The next card revealed the dark secret in the gnarled heart of Pandemic Legacy: Season 1, what it was really all about. This is the secret everyone who has played Legacy is trying to hide. Reviewers want you to hit that April revelation with innocent eyes. So I’m going to give you, my delicious readers, one more chance to turn back before you, too, learn the truth.












Naturally, COdA had mutated again. While I had been expecting a third mutation of CoDA, our blue virus, I had no idea what shape that mutation might take. According to the Legacy card, individuals struck down with CoDA began to develop “translucent” skin and experience periods of “great rage”. Legacy dubbed them the “Faded”.

That’s great, but what does it really mean? We had a crapton of dossier windows to open and the rule changes we began to unpack were frightening.

Going forward, instead of putting blue cubes down on the board, we would put down the Faded figures found inside package 3.

This meant, and it chokes me up to tell you this, that rules about cubes don’t apply to the blue virus any more. For example, we could no longer use the “Grassroots Program” card on blue cubes because there would no longer be blue cubes. Strike one.

Also, if your character starts their turn in a city with Faded, they would immediately be struck down with a scar. This was major. I knew it seemed a little too easy to avoid scars. This means if you happen to be caught with the Faded three times in one game, your character is done. Strike two.

And even more worrying was this: a city that has seen Faded becomes a Faded city and we put a sticker on the board to mark them as such. At first glance, you might think, okay, fine, blue cities are now labelled Faded cities? No, no, no. You need to think this through. If a blue city outbreaks, spreading Faded to its neighbours, it means any red, yellow and black cities infected with a Faded become Faded cities – and will produce Faded instead of their cubes for the rest of the year. Strike three. You’re fucking out.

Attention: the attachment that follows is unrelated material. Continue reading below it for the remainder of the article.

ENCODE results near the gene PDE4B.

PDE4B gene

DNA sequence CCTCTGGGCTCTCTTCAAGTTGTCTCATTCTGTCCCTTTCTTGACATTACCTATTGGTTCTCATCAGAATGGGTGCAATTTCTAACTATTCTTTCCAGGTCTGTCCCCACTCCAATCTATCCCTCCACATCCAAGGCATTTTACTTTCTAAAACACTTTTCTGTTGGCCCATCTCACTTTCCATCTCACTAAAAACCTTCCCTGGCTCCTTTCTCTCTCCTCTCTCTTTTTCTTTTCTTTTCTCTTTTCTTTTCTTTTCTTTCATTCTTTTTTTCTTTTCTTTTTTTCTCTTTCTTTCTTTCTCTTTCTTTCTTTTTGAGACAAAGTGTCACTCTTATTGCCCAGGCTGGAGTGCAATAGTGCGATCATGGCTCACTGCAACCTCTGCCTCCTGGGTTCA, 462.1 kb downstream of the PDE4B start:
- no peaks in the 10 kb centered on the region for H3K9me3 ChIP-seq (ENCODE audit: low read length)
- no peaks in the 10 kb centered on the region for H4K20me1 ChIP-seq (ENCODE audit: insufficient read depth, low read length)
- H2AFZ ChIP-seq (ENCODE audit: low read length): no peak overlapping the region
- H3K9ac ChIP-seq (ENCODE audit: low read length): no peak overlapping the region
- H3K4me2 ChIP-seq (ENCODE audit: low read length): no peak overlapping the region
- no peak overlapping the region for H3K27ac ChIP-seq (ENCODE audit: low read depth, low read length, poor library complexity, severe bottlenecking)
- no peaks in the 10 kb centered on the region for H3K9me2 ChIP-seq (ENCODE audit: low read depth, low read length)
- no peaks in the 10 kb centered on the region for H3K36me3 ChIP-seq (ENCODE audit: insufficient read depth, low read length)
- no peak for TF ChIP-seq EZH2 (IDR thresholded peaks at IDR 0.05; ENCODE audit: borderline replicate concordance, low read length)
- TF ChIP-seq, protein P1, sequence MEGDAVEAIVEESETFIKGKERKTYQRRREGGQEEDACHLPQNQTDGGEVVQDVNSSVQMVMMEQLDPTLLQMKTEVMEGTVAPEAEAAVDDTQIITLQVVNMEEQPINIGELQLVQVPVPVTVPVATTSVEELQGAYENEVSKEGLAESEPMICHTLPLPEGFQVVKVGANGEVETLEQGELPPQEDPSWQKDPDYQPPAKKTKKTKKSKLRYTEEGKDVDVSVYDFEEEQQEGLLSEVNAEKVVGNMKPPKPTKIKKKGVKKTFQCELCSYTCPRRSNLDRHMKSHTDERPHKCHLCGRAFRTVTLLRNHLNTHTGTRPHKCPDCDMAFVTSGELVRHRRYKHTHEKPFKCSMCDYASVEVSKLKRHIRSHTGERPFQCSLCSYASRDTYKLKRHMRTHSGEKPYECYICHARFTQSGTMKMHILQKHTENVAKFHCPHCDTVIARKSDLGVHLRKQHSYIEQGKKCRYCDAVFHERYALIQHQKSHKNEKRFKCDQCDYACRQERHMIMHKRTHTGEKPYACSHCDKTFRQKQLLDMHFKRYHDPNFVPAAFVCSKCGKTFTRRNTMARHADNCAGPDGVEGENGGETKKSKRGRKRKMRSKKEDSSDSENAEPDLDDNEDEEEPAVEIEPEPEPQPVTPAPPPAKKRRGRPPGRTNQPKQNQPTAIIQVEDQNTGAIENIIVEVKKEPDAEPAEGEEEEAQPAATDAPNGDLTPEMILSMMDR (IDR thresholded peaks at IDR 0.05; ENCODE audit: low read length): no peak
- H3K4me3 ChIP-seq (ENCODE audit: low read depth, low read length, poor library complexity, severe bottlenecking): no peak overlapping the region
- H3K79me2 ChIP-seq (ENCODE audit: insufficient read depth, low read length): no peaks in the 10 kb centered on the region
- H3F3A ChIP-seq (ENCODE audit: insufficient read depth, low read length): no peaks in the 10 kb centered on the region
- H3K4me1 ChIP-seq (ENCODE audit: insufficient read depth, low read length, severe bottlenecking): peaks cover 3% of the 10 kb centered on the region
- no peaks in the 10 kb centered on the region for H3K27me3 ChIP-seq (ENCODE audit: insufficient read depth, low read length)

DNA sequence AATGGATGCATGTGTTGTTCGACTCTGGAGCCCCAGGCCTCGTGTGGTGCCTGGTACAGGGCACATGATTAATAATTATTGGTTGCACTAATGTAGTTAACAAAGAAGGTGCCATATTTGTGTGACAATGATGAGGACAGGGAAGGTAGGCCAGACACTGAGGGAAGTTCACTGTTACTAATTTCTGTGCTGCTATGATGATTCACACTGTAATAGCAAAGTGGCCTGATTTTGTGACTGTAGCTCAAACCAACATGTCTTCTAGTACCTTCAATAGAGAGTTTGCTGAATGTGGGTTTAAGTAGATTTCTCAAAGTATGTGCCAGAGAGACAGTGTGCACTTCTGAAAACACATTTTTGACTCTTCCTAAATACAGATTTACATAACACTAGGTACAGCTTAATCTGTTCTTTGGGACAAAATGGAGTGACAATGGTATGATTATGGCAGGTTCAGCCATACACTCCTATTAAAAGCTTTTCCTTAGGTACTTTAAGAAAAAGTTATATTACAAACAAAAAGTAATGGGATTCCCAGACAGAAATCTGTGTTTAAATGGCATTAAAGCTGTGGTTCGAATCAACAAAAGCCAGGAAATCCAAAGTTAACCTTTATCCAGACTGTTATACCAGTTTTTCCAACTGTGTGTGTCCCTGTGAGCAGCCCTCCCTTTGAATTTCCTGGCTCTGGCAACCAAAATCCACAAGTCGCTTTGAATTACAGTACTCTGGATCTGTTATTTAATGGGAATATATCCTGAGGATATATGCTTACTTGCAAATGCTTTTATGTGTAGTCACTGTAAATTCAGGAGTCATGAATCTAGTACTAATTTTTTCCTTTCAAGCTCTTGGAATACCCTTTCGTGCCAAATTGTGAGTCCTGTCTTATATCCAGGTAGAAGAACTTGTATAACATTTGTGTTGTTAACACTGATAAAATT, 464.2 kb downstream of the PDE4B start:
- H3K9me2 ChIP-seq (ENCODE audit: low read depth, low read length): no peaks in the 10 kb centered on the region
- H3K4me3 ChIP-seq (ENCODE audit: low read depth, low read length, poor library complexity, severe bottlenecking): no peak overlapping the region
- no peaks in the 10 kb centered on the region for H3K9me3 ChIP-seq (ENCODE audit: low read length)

Finally, April answers this question: what is Pandemic: Legacy Season 1 about? A zombie apocalypse.

Now, a tiny handful of readers will know that I accidentally learnt that Legacy was about zombies a few months ago. My instinctive reaction at the time: “Oh God, really, another game about zombies? What a fucking letdown.” My reaction when I read out the April rule changes? “Oh my FUCKING GOD ZOMBIES.” See, although I was spoiled on the narrative twist, I had no idea what it might mean for the rules. And hoooo boy.

While we played, the poisonous weight of these changes didn’t quite sink in. Maybe you can’t see how monstrous this is, either, so let me take you to one side and explain. It’s designed to accelerate failure.

Legacy dissuades you from hanging around Faded cities because of the mortal danger they pose thus making it more likely you won’t quarantine them; for example, Lockdown Boy is no longer safe to just sit on a city that has a Faded figure to keep a quarantine running because he’ll receive a scar every turn.

If you’re unwilling to take the character risks necessary to quarantine Faded cities, Faded figures will grow and outbreaks become more likely. Outbreaks will then spread the infection beyond the blue region, making Faded infections more numerous. And just like cubes, if you run out of Faded figures, you will lose the game.